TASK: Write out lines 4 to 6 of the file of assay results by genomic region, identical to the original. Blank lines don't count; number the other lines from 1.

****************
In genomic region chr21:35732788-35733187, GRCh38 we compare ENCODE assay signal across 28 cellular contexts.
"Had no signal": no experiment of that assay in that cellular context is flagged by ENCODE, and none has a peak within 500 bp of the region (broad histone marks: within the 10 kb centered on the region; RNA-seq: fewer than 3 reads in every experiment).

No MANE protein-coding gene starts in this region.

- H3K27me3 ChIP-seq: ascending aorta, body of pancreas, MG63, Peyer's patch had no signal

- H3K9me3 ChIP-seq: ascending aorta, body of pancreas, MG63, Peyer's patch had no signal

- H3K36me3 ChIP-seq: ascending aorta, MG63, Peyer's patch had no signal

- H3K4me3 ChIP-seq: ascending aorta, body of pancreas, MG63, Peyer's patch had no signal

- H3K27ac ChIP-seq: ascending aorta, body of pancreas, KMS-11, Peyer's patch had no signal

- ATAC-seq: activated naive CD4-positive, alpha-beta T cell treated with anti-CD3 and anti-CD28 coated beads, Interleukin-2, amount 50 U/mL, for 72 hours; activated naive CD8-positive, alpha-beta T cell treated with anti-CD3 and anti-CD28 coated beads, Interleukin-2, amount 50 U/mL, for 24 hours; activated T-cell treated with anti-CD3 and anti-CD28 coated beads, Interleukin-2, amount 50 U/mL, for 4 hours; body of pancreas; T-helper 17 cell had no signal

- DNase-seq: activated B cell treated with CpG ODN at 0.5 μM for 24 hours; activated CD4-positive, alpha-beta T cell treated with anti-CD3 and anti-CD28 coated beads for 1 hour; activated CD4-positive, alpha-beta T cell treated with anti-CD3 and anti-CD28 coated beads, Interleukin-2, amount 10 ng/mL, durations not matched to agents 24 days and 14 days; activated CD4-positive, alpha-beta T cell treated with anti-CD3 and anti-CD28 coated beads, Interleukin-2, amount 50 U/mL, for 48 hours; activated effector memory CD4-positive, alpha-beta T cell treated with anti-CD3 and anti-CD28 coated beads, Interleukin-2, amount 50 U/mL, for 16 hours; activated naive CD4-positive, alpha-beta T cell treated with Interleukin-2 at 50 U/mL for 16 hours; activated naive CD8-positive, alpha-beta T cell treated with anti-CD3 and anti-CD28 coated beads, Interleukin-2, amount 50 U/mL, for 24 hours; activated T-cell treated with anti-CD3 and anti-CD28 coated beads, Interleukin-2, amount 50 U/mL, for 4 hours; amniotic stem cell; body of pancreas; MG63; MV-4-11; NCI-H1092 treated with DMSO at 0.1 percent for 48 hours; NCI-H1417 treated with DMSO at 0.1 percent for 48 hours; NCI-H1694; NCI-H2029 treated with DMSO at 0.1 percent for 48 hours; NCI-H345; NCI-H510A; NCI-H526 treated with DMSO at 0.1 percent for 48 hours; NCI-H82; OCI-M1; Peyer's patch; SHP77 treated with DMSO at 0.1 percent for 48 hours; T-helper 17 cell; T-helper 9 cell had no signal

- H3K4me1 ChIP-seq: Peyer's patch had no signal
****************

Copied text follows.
- H3K27me3 ChIP-seq: ascending aorta, body of pancreas, MG63, Peyer's patch had no signal

- H3K9me3 ChIP-seq: ascending aorta, body of pancreas, MG63, Peyer's patch had no signal

- H3K36me3 ChIP-seq: ascending aorta, MG63, Peyer's patch had no signal